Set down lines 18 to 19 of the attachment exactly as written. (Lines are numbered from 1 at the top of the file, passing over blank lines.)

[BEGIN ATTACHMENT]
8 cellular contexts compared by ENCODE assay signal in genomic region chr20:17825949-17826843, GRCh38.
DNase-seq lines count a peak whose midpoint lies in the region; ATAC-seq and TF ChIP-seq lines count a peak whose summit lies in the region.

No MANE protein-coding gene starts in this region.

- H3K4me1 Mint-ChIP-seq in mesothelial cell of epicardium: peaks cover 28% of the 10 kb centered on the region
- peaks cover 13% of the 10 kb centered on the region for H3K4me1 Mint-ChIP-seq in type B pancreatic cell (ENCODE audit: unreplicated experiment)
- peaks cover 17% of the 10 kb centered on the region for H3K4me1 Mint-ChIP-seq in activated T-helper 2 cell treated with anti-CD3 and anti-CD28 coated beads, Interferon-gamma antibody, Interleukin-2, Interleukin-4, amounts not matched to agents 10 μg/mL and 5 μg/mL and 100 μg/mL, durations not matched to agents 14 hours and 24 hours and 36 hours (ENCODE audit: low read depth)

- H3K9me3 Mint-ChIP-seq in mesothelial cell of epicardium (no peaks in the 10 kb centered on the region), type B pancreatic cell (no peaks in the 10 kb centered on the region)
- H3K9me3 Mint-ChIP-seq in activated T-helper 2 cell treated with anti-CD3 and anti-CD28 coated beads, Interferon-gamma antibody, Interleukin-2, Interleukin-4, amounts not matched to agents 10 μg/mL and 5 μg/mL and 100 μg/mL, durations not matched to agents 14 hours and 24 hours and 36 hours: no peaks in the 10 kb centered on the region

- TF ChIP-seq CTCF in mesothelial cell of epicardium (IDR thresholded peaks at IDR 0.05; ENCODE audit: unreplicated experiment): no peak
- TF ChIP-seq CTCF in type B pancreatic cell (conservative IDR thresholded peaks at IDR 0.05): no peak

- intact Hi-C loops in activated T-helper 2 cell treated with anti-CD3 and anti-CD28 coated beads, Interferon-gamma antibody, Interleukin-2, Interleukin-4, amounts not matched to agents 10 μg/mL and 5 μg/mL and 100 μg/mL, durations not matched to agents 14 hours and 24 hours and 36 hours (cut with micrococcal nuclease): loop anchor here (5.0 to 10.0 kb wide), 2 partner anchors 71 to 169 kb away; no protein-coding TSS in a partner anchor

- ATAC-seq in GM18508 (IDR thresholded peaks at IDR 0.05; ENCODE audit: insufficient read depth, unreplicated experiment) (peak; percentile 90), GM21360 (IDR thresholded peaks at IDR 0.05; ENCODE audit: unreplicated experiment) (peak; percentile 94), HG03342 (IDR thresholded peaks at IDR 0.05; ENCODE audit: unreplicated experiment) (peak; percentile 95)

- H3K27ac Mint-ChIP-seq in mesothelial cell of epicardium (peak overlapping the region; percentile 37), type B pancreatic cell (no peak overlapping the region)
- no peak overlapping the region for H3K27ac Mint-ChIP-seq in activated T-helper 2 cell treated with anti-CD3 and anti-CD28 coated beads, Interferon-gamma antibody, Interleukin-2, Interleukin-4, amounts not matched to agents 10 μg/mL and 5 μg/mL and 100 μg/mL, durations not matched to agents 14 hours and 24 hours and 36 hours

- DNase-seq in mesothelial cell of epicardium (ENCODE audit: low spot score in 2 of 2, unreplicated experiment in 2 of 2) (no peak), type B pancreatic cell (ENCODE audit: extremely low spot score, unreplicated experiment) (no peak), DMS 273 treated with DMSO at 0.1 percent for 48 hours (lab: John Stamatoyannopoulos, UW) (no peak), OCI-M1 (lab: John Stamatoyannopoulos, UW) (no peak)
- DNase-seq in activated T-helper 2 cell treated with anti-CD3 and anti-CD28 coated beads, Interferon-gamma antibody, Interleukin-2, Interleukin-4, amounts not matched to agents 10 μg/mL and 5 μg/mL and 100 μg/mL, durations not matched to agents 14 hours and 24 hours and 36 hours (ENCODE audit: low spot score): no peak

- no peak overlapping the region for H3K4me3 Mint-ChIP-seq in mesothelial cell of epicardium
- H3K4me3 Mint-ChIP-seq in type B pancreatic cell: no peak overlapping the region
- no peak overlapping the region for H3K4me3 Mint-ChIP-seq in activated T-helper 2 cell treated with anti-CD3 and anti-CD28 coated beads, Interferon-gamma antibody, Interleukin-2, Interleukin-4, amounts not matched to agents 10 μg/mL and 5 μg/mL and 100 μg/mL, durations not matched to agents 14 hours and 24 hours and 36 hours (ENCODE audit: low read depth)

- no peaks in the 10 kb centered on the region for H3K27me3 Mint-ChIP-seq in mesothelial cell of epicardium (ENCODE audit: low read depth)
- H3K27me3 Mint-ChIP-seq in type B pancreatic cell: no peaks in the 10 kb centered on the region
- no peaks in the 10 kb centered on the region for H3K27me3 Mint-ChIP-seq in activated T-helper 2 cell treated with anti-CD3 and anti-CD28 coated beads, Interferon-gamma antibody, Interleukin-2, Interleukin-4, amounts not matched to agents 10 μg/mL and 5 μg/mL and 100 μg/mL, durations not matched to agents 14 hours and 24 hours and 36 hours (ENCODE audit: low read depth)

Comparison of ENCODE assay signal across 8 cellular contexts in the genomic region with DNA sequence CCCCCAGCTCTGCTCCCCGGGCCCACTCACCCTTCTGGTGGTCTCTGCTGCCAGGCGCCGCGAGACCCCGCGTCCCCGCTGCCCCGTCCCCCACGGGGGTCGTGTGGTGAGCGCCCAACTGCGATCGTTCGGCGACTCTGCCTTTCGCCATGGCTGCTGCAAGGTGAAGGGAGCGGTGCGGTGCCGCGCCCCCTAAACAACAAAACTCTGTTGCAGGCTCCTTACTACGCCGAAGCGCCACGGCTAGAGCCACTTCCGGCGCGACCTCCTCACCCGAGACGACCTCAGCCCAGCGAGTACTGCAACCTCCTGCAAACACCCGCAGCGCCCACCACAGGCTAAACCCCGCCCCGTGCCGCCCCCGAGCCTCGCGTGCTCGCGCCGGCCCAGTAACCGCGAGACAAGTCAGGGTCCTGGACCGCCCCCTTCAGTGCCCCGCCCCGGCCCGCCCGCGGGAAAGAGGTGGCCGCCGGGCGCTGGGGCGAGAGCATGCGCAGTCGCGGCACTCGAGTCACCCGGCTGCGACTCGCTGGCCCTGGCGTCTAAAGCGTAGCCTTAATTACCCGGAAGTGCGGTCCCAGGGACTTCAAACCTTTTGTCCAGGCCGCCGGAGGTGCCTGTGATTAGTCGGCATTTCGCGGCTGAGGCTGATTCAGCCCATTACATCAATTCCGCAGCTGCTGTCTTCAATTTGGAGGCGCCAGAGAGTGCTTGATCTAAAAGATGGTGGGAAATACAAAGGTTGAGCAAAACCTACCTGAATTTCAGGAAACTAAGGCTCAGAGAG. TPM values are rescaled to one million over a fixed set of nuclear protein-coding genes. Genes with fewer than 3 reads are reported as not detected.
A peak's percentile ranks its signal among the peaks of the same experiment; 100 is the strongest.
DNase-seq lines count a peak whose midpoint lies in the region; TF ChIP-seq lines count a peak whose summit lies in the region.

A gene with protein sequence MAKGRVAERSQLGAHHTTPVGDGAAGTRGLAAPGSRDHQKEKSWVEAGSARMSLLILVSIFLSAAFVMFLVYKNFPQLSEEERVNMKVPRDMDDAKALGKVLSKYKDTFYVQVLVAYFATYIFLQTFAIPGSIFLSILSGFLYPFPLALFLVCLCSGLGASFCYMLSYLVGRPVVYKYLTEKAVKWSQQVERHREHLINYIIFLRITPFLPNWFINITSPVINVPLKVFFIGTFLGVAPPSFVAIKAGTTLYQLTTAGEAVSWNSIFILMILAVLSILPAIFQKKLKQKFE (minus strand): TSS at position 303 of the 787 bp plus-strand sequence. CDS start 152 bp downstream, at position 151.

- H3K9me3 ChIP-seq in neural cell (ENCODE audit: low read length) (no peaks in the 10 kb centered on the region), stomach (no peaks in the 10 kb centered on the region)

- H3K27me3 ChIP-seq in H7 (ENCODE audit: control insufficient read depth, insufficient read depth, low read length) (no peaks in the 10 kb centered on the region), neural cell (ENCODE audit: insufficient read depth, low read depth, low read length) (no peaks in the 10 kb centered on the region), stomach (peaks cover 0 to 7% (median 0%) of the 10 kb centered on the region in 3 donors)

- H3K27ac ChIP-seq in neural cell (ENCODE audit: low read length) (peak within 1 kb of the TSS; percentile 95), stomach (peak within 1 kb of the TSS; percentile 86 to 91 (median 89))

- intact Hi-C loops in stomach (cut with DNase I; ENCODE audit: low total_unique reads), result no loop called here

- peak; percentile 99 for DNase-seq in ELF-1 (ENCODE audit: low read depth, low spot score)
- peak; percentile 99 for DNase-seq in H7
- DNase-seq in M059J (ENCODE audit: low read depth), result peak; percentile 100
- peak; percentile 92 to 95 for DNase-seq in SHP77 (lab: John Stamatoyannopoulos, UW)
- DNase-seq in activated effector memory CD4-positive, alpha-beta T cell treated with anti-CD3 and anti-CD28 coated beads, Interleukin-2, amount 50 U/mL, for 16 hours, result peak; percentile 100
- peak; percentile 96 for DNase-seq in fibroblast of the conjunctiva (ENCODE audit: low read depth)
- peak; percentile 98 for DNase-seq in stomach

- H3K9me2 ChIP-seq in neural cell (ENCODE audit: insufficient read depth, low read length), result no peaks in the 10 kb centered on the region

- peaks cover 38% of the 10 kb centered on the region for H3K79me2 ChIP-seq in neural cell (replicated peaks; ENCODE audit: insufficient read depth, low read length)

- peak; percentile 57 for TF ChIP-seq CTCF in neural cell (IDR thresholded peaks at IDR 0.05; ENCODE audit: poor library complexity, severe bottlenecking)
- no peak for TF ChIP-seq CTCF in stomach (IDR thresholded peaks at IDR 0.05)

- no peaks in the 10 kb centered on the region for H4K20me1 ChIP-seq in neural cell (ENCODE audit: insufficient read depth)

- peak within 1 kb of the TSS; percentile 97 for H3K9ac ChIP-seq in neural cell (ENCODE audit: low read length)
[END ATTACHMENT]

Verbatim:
- H3K4me3 Mint-ChIP-seq in type B pancreatic cell: no peak overlapping the region
- no peak overlapping the region for H3K4me3 Mint-ChIP-seq in activated T-helper 2 cell treated with anti-CD3 and anti-CD28 coated beads, Interferon-gamma antibody, Interleukin-2, Interleukin-4, amounts not matched to agents 10 μg/mL and 5 μg/mL and 100 μg/mL, durations not matched to agents 14 hours and 24 hours and 36 hours (ENCODE audit: low read depth)